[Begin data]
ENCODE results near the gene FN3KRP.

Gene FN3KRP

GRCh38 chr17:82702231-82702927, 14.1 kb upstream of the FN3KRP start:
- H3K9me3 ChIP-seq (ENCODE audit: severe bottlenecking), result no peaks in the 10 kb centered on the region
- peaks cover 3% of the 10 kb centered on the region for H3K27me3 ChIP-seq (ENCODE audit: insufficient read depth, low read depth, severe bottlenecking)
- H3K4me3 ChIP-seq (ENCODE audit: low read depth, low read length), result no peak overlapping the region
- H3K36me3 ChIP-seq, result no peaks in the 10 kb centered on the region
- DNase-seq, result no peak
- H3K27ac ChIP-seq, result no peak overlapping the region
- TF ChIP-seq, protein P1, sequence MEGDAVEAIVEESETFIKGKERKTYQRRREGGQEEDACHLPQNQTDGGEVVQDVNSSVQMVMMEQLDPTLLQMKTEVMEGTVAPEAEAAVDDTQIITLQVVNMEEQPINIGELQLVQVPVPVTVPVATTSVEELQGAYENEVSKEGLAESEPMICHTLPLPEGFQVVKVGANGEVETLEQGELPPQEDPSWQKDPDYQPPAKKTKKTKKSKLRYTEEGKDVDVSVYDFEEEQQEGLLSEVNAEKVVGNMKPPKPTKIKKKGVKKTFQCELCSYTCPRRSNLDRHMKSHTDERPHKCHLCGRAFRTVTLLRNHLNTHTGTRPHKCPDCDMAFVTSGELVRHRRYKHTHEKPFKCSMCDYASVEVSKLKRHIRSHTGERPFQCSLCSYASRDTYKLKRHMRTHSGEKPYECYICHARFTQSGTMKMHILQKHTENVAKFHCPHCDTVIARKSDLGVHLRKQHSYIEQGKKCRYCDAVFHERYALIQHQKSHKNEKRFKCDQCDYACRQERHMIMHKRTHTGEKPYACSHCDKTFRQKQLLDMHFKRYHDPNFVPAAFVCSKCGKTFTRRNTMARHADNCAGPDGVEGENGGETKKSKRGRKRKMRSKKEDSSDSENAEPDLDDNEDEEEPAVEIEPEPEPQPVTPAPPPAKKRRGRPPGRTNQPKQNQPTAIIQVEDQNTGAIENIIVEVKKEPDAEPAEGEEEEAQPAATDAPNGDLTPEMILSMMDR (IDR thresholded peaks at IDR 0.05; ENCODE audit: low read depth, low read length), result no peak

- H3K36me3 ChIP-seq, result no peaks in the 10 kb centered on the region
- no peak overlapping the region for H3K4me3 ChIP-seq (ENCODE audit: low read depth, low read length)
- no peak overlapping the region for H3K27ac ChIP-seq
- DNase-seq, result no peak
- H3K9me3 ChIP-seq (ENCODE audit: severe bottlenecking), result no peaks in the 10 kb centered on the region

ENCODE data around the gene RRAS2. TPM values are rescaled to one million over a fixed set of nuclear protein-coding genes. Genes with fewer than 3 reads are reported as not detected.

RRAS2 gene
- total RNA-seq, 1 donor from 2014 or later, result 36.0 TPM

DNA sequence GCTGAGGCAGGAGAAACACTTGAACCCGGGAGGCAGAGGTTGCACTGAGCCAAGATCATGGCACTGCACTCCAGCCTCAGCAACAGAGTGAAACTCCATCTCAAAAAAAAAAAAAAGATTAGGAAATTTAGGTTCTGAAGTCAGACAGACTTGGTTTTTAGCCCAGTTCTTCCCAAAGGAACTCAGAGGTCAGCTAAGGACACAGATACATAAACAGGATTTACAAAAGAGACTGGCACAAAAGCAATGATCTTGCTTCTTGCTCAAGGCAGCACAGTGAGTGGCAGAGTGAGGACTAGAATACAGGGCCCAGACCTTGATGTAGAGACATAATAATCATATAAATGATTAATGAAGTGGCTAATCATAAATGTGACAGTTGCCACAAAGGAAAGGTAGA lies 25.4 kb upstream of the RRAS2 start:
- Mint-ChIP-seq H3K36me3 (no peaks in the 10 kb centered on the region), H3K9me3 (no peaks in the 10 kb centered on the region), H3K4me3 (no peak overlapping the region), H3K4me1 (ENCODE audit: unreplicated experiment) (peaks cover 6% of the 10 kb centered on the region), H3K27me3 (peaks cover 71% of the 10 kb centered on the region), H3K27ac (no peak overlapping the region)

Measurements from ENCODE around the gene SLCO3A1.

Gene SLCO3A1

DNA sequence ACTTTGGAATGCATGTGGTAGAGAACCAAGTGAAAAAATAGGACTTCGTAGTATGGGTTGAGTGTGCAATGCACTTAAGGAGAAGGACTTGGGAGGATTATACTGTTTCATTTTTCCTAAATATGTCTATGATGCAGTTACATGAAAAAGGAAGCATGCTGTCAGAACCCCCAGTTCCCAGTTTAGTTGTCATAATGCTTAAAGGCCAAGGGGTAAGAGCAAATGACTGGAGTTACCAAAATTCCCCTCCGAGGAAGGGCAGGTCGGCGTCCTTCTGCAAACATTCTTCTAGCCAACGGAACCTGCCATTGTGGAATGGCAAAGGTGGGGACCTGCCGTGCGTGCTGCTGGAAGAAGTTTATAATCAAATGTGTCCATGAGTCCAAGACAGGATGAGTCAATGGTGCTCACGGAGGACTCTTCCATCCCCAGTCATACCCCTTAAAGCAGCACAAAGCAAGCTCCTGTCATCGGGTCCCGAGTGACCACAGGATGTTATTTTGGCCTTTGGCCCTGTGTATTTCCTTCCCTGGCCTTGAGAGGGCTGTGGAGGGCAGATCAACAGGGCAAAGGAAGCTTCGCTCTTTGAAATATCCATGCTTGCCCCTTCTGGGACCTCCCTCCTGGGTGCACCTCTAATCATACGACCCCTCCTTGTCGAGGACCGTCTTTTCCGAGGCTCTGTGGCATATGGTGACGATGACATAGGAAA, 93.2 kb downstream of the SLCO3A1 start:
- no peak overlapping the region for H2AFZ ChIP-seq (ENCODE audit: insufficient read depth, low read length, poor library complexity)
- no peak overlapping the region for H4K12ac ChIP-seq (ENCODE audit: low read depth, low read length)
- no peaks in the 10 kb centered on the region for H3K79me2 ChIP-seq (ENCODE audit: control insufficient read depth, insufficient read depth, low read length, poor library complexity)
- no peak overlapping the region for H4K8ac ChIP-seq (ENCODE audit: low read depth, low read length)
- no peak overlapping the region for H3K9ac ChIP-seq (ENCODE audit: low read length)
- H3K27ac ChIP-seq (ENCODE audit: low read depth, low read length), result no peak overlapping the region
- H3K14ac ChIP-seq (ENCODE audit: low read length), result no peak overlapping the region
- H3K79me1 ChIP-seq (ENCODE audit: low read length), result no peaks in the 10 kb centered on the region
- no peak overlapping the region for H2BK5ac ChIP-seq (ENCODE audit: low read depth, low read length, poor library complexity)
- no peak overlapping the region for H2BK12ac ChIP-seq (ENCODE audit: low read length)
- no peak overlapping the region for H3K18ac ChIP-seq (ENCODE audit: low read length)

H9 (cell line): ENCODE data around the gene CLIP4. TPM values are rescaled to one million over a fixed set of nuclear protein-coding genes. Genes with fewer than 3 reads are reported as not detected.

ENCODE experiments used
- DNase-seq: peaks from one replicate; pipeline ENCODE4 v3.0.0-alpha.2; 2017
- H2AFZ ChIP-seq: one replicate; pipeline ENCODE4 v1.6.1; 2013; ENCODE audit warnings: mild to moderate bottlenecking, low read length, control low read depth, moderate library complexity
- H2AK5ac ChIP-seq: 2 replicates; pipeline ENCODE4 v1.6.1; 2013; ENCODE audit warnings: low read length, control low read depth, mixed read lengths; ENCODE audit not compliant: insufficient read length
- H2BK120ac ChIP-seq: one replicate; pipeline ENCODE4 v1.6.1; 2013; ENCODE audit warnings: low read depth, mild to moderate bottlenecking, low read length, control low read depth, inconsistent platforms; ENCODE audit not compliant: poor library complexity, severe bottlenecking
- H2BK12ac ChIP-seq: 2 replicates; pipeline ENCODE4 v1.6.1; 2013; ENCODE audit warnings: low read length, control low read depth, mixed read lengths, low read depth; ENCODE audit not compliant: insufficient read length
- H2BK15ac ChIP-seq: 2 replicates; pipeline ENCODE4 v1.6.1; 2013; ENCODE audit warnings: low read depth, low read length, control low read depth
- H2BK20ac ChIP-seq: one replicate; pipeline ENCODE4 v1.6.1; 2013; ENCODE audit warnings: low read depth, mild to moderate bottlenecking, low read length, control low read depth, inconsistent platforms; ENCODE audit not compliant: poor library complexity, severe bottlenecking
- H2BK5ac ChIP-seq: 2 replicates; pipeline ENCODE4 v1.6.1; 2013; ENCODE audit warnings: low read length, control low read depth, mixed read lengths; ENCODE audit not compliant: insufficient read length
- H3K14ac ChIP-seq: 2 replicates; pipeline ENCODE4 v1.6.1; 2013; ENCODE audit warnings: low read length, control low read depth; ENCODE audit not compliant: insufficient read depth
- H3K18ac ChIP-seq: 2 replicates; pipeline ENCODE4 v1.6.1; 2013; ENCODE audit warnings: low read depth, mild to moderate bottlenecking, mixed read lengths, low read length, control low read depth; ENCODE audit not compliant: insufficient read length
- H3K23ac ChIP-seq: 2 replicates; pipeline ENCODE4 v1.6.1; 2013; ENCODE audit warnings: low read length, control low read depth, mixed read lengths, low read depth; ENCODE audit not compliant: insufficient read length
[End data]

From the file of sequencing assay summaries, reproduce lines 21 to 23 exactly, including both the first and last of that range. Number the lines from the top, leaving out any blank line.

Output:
Measurements from ENCODE around the gene SLCO3A1.

Gene SLCO3A1

DNA sequence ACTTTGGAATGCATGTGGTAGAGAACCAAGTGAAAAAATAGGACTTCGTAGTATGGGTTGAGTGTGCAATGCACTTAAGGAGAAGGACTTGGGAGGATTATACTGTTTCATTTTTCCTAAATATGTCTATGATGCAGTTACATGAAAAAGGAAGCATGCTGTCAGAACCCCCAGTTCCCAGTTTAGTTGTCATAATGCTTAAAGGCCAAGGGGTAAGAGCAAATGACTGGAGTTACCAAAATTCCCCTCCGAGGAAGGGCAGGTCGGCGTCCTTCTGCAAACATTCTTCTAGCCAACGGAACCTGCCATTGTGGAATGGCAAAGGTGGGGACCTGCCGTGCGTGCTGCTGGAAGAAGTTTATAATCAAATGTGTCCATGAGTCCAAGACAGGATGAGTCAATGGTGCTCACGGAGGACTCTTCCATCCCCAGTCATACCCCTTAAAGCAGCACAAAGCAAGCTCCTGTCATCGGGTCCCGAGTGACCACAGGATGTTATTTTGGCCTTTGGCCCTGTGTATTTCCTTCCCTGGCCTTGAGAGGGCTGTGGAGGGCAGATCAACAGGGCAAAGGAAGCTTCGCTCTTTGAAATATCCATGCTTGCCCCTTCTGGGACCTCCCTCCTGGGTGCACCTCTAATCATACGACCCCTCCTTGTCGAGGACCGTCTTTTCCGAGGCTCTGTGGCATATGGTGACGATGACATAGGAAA, 93.2 kb downstream of the SLCO3A1 start: